handleClick();
            break;
        case R.id.button3:
            handleClick();
            break;
        case R.id.button4:
            handleClick();
            break;
        case R.id.button5:
            handleClick();
            break;
        case R.id.button6:
            handleClick();
            break;
        case R.id.button7:
            handleClick();
            break;
        case R.id.button8:
            handleClick();
            break;
        case R.id.button9:
            handleClick();
            break;
        case R.id.button10:
            handleClick();
            break;
        case R.id.button11:
            handleClick();
            break;
        case R.id.button12:
            handleClick();
            break;
        case R.id.button13:
            handleClick();
            break;
        case R.id.button14:
            handleClick();
            break;
        case R.id.button15:
            handleClick();
            break;

        default:
            break;
        }

    }
    
    private void handleClick(){
        Toast.makeText(this, "AndroidAnnotations are cool!", Toast.LENGTH_SHORT).show();
    }

    @Override
    public boolean onCreateOptionsMenu(Menu menu) {
        // Inflate the menu; this adds items to the action bar if it is present.
        getMenuInflater().inflate(R.menu.main, menu);
        return true;
    }
}



The benefits of AndroidAnnotations

If you do the same thing with AndroidAnnotations we endup with something soooooo coooool like this ;)


package com.treslines.withandroidannotations;

import android.app.Activity;
import android.os.Bundle;
import android.view.Menu;
import android.widget.Button;
import android.widget.TextView;
import android.widget.Toast;

import com.googlecode.androidannotations.annotations.Click;
import com.googlecode.androidannotations.annotations.EActivity;
import com.googlecode.androidannotations.annotations.ViewById;

@EActivity(R.layout.activity_main)
public class MainActivity extends Activity {

    @ViewById(R.id.textView1) protected TextView title;
    @ViewById(R.id.button1) protected Button button1;
    @ViewById(R.id.button2) protected Button button2;
    @ViewById(R.id.button3) protected Button button3;
    @ViewById(R.id.button4) protected Button button4;
    @ViewById(R.id.button5) protected Button button5;
    @ViewById(R.id.button6) protected Button button6;
    @ViewById(R.id.button7) protected Button button7;
    @ViewById(R.id.button8) protected Button button8;
    @ViewById(R.id.button9) protected Button button9;
    @ViewById(R.id.button10) protected Button button10;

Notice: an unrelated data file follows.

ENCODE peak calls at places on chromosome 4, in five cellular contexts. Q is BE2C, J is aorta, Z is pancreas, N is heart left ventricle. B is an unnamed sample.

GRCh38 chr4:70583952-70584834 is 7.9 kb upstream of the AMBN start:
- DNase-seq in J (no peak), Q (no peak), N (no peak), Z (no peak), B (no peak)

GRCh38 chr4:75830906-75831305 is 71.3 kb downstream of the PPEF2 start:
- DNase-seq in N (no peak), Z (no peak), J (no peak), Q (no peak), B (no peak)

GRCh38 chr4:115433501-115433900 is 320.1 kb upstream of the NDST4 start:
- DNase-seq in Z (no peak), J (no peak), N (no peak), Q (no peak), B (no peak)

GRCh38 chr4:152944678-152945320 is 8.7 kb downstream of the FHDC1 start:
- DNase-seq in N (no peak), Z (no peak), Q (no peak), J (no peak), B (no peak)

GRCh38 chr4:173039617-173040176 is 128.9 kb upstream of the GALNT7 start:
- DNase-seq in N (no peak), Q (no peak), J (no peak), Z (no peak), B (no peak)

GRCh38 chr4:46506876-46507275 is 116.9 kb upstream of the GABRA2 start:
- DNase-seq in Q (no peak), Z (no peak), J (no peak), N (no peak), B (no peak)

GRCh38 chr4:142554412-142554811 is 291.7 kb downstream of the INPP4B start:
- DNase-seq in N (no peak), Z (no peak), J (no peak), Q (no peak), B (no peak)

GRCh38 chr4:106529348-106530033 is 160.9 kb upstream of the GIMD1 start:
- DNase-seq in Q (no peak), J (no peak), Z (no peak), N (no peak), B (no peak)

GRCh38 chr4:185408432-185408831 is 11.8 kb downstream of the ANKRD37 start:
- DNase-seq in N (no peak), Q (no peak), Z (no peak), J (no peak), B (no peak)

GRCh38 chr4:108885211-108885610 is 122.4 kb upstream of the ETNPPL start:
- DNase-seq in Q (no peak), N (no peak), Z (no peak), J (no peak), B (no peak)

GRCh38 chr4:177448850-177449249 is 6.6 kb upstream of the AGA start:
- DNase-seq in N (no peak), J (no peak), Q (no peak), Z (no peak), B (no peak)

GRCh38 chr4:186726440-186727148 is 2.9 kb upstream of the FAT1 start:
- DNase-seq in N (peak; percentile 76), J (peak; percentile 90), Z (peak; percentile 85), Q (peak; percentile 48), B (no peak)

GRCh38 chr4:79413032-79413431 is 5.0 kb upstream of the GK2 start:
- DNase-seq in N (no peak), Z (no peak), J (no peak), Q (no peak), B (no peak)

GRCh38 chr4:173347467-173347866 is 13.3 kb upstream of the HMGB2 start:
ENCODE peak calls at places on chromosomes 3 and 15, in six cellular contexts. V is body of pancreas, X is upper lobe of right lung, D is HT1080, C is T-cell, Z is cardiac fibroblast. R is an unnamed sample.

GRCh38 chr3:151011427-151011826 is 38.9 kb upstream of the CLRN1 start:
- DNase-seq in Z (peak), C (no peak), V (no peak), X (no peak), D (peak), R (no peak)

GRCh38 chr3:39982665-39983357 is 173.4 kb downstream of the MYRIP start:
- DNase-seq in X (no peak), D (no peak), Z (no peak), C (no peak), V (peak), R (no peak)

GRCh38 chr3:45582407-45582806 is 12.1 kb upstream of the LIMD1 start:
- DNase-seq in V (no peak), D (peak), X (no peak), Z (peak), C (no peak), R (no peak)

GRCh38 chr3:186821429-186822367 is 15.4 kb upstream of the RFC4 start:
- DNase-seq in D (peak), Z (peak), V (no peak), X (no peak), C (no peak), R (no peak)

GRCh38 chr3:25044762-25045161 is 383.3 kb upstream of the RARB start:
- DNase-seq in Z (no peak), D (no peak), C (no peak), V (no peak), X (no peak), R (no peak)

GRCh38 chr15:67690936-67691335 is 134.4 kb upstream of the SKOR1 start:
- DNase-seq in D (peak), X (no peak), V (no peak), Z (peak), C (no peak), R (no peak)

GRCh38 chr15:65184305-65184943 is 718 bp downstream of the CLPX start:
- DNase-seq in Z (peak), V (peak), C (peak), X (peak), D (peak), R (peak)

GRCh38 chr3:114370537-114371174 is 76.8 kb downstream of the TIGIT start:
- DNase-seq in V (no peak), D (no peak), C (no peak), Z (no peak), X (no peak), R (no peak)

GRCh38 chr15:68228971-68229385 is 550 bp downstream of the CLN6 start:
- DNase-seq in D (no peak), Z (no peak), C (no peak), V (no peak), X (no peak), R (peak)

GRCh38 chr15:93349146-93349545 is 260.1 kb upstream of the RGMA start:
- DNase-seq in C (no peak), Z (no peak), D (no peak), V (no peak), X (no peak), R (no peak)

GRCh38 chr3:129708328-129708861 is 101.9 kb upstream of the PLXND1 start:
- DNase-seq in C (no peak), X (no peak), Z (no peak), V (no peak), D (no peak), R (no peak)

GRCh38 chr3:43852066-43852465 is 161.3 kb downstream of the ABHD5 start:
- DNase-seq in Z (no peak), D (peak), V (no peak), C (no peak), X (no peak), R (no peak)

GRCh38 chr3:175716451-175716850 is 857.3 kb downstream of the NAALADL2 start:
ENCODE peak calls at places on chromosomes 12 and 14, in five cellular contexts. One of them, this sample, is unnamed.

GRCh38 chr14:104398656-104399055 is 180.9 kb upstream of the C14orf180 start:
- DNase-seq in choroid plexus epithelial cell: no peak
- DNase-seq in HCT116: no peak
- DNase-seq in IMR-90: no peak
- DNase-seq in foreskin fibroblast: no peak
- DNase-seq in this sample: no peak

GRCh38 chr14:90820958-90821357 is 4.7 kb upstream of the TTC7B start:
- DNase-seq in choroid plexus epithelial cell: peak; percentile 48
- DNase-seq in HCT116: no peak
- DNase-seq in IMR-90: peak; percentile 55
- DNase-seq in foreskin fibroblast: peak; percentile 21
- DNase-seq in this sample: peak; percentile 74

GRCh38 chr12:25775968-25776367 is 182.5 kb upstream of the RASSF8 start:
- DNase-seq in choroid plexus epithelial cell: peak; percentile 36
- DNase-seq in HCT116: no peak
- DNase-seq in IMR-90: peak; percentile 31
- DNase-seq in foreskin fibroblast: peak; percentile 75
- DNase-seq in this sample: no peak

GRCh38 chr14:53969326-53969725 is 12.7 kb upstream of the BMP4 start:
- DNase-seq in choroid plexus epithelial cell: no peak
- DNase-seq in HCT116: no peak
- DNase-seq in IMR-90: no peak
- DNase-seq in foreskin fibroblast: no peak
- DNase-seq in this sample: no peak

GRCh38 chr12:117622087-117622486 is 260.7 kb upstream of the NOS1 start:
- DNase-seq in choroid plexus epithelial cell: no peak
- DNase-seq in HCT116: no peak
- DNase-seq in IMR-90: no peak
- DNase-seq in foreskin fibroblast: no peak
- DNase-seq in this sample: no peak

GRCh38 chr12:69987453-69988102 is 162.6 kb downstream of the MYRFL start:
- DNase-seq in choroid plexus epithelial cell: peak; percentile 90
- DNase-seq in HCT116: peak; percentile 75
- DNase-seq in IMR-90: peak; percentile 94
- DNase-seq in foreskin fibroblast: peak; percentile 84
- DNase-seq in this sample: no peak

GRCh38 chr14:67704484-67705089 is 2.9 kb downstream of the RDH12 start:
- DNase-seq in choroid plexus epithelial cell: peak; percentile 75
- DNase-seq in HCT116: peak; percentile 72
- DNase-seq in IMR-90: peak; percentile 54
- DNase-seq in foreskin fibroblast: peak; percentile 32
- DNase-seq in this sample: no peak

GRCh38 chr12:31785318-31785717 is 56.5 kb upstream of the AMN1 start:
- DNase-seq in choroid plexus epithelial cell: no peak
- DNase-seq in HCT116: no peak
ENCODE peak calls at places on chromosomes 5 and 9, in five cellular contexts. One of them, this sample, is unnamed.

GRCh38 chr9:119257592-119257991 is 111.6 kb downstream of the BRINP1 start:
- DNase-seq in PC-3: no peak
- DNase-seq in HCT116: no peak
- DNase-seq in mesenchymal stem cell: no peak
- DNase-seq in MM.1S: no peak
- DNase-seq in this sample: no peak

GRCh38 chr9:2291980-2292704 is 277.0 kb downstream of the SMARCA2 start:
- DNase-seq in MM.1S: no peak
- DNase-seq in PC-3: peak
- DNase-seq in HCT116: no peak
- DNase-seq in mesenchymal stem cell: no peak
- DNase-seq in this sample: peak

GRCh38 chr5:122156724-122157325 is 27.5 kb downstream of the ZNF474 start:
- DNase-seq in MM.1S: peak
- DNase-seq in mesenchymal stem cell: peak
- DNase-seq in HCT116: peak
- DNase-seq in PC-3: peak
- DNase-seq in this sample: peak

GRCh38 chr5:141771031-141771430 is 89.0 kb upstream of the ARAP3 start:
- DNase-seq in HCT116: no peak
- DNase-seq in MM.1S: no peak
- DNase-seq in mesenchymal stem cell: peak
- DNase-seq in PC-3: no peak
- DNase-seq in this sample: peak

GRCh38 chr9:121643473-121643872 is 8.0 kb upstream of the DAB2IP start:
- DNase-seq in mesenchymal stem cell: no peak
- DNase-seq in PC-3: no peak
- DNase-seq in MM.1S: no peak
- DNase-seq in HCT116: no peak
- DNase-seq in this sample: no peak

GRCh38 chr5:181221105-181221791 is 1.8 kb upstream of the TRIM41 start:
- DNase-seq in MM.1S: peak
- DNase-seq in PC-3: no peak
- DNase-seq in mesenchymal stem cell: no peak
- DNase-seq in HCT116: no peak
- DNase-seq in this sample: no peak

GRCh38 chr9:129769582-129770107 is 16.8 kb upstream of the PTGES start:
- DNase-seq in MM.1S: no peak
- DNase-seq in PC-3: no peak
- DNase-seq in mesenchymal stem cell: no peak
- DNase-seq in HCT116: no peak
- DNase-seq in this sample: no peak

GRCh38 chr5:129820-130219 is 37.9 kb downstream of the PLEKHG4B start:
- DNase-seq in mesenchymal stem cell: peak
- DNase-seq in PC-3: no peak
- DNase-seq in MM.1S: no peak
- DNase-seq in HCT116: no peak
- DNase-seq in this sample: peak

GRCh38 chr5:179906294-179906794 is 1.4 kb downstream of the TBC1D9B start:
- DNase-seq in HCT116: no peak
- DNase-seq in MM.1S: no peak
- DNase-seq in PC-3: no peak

@ViewById(R.id.button11) protected Button button11;
    @ViewById(R.id.button12) protected Button button12;
    @ViewById(R.id.button13) protected Button button13;
    @ViewById(R.id.button14) protected Button button14;
    @ViewById(R.id.button15) protected Button button15;

    @Override
    protected void onCreate(Bundle savedInstanceState) {
        super.onCreate(savedInstanceState);
        // NO NEED TO INITIALIZE COMPONENTS ANYMORE
        // ONLY 62 LINES AGAINST 139 LINES (2 TIMES LESS CODE)
        // LESS COPY/PASTE ERROR
    }

    // No switch-cases anymore...
    // Handle clicks together or independently ...
    // No need to implement onClickListener anymore... 
    @Click({R.id.button1,R.id.button2,R.id.button3}) void onButton1Clicked() {handleClick();};
    @Click({R.id.button4,R.id.button5,R.id.button6}) void onButton4Clicked() {handleClick();};
    @Click({R.id.button7,R.id.button8,R.id.button9}) void onButton7Clicked() {handleClick();};
    @Click({R.id.button10,R.id.button11,R.id.button12}) void onButton10Clicked() {handleClick();};
    @Click(R.id.button13) void onButton13Clicked() {handleClick();};
    @Click(R.id.button14) void onButton14Clicked() {handleClick();};
    @Click(R.id.button15) void onButton15Clicked() {handleClick();};

    private void handleClick(){
        Toast.makeText(this, "AndroidAnnotations are cool!", Toast.LENGTH_SHORT).show();
    }

    @Override
    public boolean onCreateOptionsMenu(Menu menu) {
        // Inflate the menu; this adds items to the action bar if it is present.
        getMenuInflater().inflate(R.menu.main, menu);
        return true;
    }
}


That's all. Hope you like it.

How to create an awesome partial transparent dialog(like) Activity Android

Hi there!

Today i'll show, how to make the diffence in your profissional apps by designing real cool, awesome activities. In this sample i'm gonna share how we can create an activity that looks like a dialog with some partial transparent parts, which allows me to see the background of the launcher main activity.

Here is the sketch to visualize the idea behind the text:


Create a sample project

Create an Android Project and define your main activity as ExampleActivity. After that, create a second activity called PhotoPickerActivity. Don´t worry about the details. We will see it a few steps ahead. Just create it and leave it empty. Define in the layout of  ExampleActivity only a single button, add an OnClickListener to it and as soon as the button is pressed, call an action like that:

Intent intent = new Intent(getContext(), PhotoPickerActivity.class);
getActivity().startActivityForResult(intent, PhotoPickerActivity.REQUEST_CODE_OPEN_GALLERY);


Activity dialog style.

Create a style.xml in the folder: res>values like that:



    
    




Layout of PhotoPickerActivity

Create a layout called for example: activity_photo_picker.xml in folder: res>layout like that:



    

    

        

            

            
        

        

            
        
    

    




Manifest Entry

In your manifest, make sure you've added the following code snippet to it(Make sure the package name matches your own definition. In my case it is called com.treslines.ExampleActivity):